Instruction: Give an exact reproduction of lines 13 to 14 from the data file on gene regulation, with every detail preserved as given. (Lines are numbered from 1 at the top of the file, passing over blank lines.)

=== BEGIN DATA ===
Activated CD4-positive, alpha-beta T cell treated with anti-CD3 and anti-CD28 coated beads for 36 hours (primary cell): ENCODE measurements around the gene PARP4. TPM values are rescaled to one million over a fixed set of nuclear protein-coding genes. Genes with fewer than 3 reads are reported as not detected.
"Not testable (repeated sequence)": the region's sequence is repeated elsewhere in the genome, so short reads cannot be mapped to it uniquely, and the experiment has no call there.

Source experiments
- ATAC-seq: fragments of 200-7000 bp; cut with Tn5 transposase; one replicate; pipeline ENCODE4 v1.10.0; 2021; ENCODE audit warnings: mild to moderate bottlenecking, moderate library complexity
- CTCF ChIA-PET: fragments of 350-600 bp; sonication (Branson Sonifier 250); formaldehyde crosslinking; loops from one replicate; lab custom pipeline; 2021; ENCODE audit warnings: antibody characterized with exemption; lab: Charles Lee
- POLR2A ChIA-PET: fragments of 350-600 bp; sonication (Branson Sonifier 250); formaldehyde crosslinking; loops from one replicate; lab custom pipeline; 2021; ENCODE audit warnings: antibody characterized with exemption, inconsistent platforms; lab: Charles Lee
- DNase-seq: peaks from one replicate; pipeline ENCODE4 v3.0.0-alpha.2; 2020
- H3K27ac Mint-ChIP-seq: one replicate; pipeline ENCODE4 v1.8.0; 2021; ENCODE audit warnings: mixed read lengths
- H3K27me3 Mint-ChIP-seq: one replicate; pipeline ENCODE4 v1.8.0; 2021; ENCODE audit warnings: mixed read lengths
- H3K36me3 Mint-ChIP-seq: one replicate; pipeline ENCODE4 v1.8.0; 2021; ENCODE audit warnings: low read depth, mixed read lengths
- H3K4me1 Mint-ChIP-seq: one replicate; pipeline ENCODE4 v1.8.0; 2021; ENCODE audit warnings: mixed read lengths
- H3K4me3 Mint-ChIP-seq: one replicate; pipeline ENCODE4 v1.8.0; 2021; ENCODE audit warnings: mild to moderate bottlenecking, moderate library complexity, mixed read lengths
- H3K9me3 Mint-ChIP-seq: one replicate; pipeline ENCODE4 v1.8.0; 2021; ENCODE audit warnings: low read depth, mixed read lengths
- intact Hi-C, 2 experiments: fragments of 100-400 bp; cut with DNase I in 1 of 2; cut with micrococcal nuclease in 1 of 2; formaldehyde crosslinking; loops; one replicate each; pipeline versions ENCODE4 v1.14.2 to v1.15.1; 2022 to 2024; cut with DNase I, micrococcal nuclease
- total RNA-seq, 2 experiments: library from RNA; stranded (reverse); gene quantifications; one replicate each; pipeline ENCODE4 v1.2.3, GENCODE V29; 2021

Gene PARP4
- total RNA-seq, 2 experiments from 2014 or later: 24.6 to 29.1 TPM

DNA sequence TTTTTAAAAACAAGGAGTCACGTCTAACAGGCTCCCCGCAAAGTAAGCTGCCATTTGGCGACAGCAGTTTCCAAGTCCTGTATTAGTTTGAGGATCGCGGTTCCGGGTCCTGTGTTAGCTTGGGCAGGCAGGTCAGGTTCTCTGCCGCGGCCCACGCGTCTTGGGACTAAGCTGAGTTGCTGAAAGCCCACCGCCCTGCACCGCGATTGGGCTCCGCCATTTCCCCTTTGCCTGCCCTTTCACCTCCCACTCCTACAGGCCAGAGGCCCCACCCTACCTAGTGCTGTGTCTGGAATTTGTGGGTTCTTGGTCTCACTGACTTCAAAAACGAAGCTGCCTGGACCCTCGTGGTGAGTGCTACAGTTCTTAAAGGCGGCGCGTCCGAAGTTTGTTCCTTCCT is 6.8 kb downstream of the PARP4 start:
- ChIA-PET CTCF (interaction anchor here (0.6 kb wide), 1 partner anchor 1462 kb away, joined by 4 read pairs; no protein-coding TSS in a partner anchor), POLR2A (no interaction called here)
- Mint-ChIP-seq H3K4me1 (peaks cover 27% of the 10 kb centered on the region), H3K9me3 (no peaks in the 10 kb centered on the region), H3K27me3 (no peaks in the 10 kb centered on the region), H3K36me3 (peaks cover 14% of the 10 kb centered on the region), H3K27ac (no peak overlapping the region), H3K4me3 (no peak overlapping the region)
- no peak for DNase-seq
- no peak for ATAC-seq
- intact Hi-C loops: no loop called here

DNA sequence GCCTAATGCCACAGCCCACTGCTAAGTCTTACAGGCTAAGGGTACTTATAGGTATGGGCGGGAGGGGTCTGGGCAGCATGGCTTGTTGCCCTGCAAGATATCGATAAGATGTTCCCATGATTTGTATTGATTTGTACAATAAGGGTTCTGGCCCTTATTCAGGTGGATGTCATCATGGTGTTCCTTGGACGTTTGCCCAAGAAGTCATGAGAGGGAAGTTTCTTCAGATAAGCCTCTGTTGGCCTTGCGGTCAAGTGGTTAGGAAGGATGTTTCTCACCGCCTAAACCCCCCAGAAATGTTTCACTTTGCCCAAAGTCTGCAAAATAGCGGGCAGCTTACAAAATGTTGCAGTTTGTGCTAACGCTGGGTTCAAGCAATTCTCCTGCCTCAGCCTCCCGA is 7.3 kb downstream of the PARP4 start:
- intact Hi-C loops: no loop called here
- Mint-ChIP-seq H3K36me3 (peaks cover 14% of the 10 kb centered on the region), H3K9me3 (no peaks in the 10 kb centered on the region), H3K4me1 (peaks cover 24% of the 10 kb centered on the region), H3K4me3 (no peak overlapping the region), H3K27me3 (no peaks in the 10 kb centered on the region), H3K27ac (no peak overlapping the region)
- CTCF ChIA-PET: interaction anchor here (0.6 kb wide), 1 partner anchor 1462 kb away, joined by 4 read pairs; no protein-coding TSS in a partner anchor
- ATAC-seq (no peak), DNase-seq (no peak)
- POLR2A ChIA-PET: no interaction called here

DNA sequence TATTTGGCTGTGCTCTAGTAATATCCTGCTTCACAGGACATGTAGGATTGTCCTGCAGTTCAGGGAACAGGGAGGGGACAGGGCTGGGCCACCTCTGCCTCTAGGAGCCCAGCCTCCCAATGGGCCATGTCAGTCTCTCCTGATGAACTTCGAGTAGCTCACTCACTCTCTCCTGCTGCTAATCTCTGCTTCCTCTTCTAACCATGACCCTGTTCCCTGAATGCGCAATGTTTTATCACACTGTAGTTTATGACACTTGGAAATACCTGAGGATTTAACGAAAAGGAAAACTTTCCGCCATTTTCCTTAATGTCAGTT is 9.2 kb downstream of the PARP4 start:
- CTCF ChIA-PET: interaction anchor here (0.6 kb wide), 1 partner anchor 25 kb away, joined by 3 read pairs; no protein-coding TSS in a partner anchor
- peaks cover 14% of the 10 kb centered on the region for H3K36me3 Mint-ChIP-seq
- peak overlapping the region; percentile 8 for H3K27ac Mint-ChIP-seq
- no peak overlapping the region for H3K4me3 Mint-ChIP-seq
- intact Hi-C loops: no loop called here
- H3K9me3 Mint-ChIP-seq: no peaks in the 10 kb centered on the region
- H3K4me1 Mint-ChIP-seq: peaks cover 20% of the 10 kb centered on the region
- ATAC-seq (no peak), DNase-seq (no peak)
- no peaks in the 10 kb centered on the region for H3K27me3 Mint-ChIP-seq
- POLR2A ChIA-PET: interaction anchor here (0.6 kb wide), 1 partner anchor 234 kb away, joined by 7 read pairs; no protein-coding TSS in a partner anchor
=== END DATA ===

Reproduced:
- H3K9me3 Mint-ChIP-seq: one replicate; pipeline ENCODE4 v1.8.0; 2021; ENCODE audit warnings: low read depth, mixed read lengths
- intact Hi-C, 2 experiments: fragments of 100-400 bp; cut with DNase I in 1 of 2; cut with micrococcal nuclease in 1 of 2; formaldehyde crosslinking; loops; one replicate each; pipeline versions ENCODE4 v1.14.2 to v1.15.1; 2022 to 2024; cut with DNase I, micrococcal nuclease